Phones

Nokia Invests in Chips that Enable Payment by Waving

Nokia continues to pursue the emerging near-field communications technology with an investment in Inside Contactless.

Nokia Growth Partners, the private equity and venture capital arm of Nokia, led a US$38 million round of investments in Inside Contactless, the fabless semiconductor company that makes contactless chip platforms. Nokia did not reveal how much of the investment it contributed.

The French company plans to use the investment to speed up its expansion into international markets and broaden its product portfolio. Its MicroPass technology is already in place in U.S. shops including some McDonald's and 7-Eleven stores, as well as in Coca-Cola vending machines, New York City and Philadelphia taxi cabs, and major sporting venues including Fenway Park.

Users of a device equipped with a near-field communications (NFC) chip can wave the device near a reader to make a payment or other transaction. The chips can be used in credit cards or phones, which customers can use to pay for items in a store or debit an account to access public transportation, for example.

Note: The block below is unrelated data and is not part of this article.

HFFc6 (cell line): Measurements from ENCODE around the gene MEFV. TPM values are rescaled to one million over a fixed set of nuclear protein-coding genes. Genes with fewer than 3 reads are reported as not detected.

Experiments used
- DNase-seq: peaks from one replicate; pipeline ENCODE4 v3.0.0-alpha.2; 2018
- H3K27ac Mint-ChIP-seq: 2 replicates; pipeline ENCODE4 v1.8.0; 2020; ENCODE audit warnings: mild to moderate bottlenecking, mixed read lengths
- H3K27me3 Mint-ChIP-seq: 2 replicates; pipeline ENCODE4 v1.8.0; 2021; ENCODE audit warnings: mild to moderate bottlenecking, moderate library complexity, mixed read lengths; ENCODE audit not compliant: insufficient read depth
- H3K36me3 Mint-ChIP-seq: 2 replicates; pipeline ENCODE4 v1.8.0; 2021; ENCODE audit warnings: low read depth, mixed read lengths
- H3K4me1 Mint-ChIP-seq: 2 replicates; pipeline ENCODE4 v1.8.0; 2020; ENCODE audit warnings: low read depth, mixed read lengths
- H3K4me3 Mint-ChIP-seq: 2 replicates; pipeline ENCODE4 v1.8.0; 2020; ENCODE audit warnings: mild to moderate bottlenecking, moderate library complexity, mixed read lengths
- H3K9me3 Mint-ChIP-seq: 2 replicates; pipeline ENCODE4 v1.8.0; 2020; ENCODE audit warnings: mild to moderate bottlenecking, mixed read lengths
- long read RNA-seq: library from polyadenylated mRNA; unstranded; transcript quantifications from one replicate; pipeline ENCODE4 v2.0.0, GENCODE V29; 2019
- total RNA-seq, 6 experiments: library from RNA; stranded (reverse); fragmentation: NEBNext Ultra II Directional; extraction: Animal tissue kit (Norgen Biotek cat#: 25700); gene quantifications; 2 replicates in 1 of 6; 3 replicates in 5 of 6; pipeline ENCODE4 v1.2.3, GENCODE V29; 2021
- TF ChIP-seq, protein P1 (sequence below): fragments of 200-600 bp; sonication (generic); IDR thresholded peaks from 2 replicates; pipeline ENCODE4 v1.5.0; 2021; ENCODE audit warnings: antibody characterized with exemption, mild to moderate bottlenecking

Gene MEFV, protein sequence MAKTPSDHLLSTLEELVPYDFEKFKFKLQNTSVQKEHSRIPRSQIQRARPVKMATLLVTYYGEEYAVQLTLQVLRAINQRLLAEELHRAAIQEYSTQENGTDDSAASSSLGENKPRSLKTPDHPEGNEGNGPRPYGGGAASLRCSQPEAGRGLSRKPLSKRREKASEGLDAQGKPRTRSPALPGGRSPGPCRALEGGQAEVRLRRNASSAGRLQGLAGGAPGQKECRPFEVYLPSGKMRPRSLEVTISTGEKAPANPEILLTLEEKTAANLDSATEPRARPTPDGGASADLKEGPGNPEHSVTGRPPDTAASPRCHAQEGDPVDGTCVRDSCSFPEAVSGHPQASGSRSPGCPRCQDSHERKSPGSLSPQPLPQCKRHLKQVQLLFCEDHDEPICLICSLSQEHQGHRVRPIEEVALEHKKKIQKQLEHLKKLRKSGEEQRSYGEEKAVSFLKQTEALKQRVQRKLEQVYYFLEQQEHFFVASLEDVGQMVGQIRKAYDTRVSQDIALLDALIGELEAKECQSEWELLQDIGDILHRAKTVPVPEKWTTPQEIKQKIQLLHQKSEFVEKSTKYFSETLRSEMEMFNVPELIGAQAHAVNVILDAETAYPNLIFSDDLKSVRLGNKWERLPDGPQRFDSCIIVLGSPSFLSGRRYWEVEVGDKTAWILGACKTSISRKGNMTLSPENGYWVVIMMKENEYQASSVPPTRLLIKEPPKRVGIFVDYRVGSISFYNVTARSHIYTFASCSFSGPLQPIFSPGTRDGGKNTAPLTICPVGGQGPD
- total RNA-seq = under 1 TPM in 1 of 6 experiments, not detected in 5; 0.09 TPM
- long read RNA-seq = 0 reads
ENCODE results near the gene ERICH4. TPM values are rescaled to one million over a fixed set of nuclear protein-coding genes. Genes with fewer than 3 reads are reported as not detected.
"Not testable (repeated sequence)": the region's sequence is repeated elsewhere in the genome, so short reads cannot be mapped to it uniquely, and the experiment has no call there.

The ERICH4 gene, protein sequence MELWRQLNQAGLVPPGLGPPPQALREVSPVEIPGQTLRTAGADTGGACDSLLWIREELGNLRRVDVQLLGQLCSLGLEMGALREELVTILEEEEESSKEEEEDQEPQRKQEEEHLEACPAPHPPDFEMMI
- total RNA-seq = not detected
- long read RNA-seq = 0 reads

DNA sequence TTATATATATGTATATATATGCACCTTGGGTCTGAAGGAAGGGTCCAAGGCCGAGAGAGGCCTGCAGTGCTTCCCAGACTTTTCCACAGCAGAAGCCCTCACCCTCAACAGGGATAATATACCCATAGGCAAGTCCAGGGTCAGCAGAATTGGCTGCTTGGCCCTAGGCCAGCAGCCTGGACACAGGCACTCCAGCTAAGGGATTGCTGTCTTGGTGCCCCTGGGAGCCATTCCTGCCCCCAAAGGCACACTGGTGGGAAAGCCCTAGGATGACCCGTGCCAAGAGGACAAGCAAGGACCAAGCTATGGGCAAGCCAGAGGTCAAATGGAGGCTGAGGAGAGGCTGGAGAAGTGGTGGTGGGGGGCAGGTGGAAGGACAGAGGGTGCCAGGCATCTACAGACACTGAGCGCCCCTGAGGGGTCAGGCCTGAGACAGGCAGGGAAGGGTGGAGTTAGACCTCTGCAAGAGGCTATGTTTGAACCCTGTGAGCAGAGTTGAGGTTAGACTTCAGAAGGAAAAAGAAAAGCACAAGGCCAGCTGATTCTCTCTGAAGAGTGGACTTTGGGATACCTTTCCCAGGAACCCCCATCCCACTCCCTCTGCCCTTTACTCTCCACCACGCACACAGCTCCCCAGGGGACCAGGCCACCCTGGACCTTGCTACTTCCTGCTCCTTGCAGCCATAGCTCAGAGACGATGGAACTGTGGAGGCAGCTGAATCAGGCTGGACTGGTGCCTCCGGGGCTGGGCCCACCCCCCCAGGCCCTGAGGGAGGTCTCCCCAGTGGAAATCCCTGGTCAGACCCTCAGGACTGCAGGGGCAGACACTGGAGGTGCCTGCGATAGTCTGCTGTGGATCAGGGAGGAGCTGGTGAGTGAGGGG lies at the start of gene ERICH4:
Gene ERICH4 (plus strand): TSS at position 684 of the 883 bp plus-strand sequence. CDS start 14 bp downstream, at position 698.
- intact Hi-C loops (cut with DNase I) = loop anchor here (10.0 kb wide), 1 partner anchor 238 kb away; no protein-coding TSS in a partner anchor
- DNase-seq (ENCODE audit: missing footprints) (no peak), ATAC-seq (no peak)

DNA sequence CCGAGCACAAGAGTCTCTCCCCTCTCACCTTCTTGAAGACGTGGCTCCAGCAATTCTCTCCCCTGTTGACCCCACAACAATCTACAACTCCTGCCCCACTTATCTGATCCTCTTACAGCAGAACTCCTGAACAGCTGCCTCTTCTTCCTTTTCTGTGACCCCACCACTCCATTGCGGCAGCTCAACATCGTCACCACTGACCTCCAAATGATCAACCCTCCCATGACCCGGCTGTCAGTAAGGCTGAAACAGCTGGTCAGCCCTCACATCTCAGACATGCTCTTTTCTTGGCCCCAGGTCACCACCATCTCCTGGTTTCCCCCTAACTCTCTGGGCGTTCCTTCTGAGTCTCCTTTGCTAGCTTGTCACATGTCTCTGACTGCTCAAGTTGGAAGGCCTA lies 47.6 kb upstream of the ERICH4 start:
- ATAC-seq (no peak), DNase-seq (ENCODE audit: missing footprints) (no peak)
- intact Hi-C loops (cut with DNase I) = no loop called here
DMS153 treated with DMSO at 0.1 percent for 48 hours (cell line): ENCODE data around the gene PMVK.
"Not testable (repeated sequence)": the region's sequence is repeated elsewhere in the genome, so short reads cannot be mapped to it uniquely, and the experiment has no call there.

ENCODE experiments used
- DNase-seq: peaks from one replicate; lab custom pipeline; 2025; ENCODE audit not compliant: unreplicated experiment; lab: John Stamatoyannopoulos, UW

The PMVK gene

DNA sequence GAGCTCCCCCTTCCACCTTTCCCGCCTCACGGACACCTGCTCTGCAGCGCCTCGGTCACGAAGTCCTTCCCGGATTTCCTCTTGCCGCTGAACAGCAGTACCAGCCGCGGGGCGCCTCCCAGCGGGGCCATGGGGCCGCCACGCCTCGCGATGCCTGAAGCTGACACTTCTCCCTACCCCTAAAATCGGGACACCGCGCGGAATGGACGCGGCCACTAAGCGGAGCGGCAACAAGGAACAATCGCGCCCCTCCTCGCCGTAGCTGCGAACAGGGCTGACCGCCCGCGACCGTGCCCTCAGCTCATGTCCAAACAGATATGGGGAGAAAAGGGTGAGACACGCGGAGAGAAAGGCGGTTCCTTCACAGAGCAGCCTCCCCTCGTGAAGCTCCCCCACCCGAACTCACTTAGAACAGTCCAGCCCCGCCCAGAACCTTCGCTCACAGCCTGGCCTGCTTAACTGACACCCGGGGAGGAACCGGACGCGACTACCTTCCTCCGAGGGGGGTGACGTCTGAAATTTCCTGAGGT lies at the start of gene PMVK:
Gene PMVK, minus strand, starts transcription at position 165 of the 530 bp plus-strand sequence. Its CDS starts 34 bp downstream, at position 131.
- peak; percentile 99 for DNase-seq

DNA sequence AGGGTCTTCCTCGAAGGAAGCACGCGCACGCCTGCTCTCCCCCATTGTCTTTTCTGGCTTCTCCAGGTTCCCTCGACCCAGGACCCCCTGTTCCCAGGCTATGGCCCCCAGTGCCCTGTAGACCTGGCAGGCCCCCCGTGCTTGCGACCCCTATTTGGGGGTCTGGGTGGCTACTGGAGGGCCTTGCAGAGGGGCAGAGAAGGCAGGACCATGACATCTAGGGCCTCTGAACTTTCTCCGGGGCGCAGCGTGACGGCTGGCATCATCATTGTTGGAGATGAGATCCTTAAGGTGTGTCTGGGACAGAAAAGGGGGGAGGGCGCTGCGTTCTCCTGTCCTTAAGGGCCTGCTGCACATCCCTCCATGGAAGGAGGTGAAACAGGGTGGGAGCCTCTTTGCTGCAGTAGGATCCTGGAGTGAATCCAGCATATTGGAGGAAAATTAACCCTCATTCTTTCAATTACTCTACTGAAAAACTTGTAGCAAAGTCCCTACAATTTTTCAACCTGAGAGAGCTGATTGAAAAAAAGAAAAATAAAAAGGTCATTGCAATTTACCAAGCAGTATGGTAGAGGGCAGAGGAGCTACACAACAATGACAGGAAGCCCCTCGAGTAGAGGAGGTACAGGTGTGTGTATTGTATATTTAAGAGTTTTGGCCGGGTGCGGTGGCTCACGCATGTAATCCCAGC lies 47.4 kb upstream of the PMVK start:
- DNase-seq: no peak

The investment follows one Nokia Growth Partners made in VivoTech, a Santa Clara, California, developer of near-field communications software and infrastructure.

Nokia has other NFC initiatives as well. It is the majority owner in Venyon, a joint venture company with Giesecke & Devrient, which is developing a service that banks and mobile operators can use to securely manage transactions made by cell phones with NFC technology.

Late last year, Nokia also announced that it was part of a trial in New York City with Citigroup, MasterCard and Cingular Wireless that lets users pay for items in certain shops using their NFC-equipped phones.

For comprehensive coverage of the Android ecosystem, visit Greenbot.com.

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